Personally when there’s something tricky I know I need to discuss with someone, I find it helpful to write it out first.
That way I know the important bullet points I want to make.
It also means I can check whether I think those points are reasonable before bringing them to someone else.
When you confront someone, resist the urge to pile on blame. They’re more likely to get defensive if they feel attacked.
And things are more likely to escalate if that happens.
Stick to your point rather than go off on any tangents.
Once you’ve made your point, don’t keep rehashing the same arguments over and over.
Try to take ownership for your own emotions, rather than make the other person responsible for them.
A simple way to do this is sticking to “I feel” statements when expressing yourself.
It’s also a good idea to avoid sweeping generalisations that can come across as accusatory.
For example, “you always” or “you never”.
5) Hear them out
How you feel is valid. But it’s good for us to remember that feelings aren’t facts.
The truth is usually more nuanced. It has grey areas.
And if you are confronting someone, they deserve the opportunity to voice their thoughts, opinions and feelings.
Basically, they have the right to respond.
A fair, reasonable and classy confrontation isn’t one where we waltz in and set the record straight before making a very swift exit.
We aren’t rehearsing the perfect speech in order to end with the ultimate mic drop (as satisfying as that fantasy may sound).
It’s a conversation.
That means it needs to be a two-way street when it comes to both speaking and listening.
According to Tania Israel, who is an expert in helping people navigate political differences, we need to show the other person we’re listening.
We can do this through so-called ‘nonverbal attending’. That means giving someone your full attention without speaking:
- Keep your body open to the other person
- Maintain moderate levels of eye contact
- Use simple gestures (like nodding) to communicate to the other person that you’re listening and encouraging them to continue.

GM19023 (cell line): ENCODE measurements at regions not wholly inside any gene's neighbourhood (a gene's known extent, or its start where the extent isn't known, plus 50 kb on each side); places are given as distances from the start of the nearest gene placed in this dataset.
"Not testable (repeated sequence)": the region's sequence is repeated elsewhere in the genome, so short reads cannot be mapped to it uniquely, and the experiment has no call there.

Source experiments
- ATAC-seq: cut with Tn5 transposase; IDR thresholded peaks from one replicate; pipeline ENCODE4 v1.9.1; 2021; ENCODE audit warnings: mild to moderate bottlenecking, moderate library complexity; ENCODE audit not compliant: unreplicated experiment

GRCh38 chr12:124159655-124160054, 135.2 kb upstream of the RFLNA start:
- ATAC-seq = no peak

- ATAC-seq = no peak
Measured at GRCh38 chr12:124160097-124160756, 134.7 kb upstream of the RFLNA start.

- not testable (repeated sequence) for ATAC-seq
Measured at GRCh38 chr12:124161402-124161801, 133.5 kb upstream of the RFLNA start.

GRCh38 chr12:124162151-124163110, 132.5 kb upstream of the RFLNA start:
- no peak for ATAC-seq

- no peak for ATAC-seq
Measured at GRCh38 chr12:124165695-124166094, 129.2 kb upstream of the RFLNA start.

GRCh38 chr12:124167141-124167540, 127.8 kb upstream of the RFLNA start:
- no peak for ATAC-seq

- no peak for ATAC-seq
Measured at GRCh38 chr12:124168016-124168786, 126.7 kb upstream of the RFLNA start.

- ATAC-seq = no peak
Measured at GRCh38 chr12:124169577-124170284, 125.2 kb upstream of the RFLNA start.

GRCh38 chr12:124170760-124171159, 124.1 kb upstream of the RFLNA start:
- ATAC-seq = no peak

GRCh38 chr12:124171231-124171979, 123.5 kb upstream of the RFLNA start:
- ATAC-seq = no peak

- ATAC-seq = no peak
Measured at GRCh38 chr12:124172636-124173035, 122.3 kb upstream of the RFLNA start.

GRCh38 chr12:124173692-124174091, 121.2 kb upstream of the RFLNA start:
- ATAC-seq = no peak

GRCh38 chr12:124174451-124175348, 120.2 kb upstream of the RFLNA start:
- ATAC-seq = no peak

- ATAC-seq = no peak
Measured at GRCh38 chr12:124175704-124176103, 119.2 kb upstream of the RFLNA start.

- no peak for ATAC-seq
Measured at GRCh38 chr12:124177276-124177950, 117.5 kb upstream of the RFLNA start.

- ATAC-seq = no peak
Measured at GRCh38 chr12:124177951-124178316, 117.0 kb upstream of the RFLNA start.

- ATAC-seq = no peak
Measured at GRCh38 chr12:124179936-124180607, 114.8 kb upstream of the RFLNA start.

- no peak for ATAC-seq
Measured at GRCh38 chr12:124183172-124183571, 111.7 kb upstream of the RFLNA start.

- Stay silent when they speak
6) Think about the outcome you are looking for
Confrontation should ultimately be about seeking solutions rather than creating more of a problem.
So it shouldn’t be about point scoring or getting one over on someone.
Making someone feel bad isn’t a solution.
Being right or vindicated can feel so important to us.
But when we think about it, should that really matter more than trying to create peace or reconciliation?
Of course, the solution doesn’t always have to be finding agreement or any clear resolution.
Sometimes the desired outcome is merely to give yourself a voice.
If the main outcome for you is simply for you to express yourself and share your feelings — that is just as valid.
For example, let’s say you want to confront unacceptable behavior from someone you’re dating.
You may have already decided that a line has been crossed which you can’t go back from.
So your solution may simply be to let this person know that their actions have hurt you.
But in other scenarios you may want to find some kind of resolution that allows you to move forward together.
7) Shake it off
Bitterness doesn’t look good on anyone.
Resentment is malignant. It eats away at us from the inside out.
Meanwhile, the person who we feel that way towards is usually walking around none the wiser.
So what’s the point in that?
After your confrontation, shake it off.
Process the emotions you feel, but ultimately, try to let it go.
Things like journaling, listening to music, exercising, punching your pillow, etc. can help relieve built up tension.
Choose to forgive the person who has offended you.
In order to help let go of resentment I find it can be helpful to learn lessons. That way you take control and ownership over the experience.
For example, asking yourself do I need to reaffirm my boundaries?
What useful things have I learned from this?
How can I use this experience to grow?
To conclude: Why confront someone in a nice way?
Sometimes it will feel like someone doesn’t deserve such a reasonable response from you.
But the more reasonable you can be, the better it will serve you.
Not just because you’ll come across as classy. But because of the way human nature works.
When we feel attacked we’re way more likely to get caught up in defence mode. We dig our heels in and get stubborn.
When that happens, the person you are confronting is far less likely to consider any of your valid points.
But when you confront someone in a calm way it’s easier for the other person to reflect.
And at the end of the day, isn’t that what you want?
For the other person to take on board what you are saying?
That means if you want someone to listen, absorb and understand you then keeping it classy is your best tactic.